Advanced Micro Devices (AMD) and Intel raised the speed limit for desktop PCs on Monday, with Intel using smaller circuits on its Pentium 4 processor to increase its clock speed advantage over AMD.
Both companies launched their chips on the eve of the giant Consumer Electronics Show (CES) in Las Vegas, freeing PC makers such as Hewlett-Packard Co. and Compaq Computer Corp. to show off new systems at the show based on the faster chips.
Intel launched a 2.2GHz Pentium 4 that uses its new Northwood chip core, which is manufactured using a 0.13-micron process, compared to previous versions of the chip which used the 0.18-micron process. The numbers refer to dimensions of circuits etched onto the surface of the chips.
Along with a smaller die size, Intel also doubled the amount of Level 2 cache on its new Pentium 4 processor to 512K bytes, up from 256K bytes on previous versions.
The new Intel chip runs at 1.5 volts, compared to 1.7 volts for previous versions, Intel said. Dropping the voltage consumes less power and produces less heat, which should allow the company to increase the clock speed further with future releases. The new processor will appear in systems from vendors starting Monday, including HP, Dell Computer Corp. and eMachines Inc.
AMD launched its latest high-end processor on Monday as well, the Athlon XP 2000+, which has a clock speed of 1.67GHz and comes with 256K bytes of L2 cache. Initially, systems will be available only from Compaq and New York-based Systemax Inc., although others, including HP, are expected to follow, AMD said in a statement.
The Athlon XP 2000+ was built using a 0.18-micron manufacturing process; AMD expects to move its chips to the 0.13 process in March, the company said.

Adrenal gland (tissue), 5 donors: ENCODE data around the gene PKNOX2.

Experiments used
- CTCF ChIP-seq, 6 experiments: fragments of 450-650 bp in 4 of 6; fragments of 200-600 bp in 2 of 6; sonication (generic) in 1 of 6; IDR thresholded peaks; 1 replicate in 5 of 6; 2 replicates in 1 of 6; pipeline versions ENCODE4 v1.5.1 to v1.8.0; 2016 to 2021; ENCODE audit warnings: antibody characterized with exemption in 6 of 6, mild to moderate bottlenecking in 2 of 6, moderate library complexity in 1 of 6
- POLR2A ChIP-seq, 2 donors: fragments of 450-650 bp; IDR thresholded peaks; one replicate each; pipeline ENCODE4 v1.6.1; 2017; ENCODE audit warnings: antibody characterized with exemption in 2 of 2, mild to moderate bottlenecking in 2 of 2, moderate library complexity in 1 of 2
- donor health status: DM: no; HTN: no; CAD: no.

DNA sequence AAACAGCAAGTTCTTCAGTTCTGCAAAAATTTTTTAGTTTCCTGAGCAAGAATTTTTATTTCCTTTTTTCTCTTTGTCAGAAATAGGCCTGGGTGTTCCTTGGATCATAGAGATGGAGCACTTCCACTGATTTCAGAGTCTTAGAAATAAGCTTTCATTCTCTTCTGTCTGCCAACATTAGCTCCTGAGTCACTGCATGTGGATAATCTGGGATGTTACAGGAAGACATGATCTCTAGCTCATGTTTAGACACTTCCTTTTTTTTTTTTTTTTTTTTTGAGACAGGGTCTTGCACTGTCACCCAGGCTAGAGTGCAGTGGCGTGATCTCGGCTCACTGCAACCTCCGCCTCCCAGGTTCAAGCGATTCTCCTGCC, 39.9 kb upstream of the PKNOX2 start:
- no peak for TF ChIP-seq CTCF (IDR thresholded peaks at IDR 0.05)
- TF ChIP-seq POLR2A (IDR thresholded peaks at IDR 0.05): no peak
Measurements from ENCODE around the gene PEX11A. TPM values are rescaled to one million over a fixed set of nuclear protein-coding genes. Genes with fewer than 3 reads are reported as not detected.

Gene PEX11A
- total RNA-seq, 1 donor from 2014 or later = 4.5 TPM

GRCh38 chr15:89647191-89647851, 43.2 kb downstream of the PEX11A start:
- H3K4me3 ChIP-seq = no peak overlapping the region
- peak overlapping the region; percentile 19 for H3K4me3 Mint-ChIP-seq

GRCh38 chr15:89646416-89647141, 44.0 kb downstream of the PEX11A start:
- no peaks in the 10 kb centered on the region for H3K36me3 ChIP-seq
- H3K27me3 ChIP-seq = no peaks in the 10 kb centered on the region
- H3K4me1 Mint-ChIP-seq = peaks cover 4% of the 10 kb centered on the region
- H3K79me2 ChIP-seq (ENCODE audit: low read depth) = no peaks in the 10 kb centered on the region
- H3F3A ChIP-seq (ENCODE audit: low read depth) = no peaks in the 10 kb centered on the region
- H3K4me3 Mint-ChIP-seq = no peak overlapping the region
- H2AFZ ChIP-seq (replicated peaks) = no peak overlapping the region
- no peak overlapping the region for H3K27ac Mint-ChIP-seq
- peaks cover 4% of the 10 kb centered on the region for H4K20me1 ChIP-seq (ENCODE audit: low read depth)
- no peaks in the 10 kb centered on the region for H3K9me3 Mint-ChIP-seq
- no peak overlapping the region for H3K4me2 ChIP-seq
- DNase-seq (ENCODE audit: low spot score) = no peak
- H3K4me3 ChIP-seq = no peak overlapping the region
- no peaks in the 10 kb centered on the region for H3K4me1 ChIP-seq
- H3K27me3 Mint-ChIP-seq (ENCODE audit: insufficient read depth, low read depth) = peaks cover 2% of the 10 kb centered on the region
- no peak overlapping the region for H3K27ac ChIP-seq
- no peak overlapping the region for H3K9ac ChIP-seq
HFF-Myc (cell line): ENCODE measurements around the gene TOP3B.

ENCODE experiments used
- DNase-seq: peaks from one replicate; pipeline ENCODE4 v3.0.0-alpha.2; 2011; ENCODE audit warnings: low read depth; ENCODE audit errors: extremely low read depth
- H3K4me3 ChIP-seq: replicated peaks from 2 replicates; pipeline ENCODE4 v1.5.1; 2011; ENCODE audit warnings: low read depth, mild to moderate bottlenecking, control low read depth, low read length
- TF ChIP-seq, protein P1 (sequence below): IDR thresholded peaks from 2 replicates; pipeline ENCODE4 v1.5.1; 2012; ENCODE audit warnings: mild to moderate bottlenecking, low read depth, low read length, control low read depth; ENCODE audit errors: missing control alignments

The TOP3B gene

Also Monday, Intel officially launched its first 845 chipset supporting DDR (double data rate) memory, adding to its support of SDRAM (synchronous dynamic RAM) and RDRAM (Rambus DRAM). Motherboard vendors showed the chipset at the Comdex trade show in November, but Intel held off on a formal launch until Monday.
DDR SDRAM support for the Pentium 4 has been a source of friction between Intel and Taiwan-based Via Technologies Inc. In September, Intel filed lawsuits in the U.S. and elsewhere alleging that Via's P4X266 chip set, which allows the Pentium 4 to work with DDR SDRAM, violates Intel technology patents. Via has denied the allegations.
Intel denied speculation that a contract with RDRAM developer Rambus Inc. had prevented it from offering a DDR chipset sooner. "You want to make sure there is a wide variety of manufacturers" offering DDR memory chips, said Louis Burns, vice president and general manager of Intel's desktop platforms group, during a briefing with reporters last week. "We're very convinced of it now," he said.
The Athlon XP 2000+ is priced at US$339, while Intel's 2.2GHz Pentium 4 sells for $562. Intel also launched a 0.13-micron version of its 2GHz chip with 512K bytes of cache, priced at $364. All prices are based on 1,000-unit quantities, a standard volume of chip sales.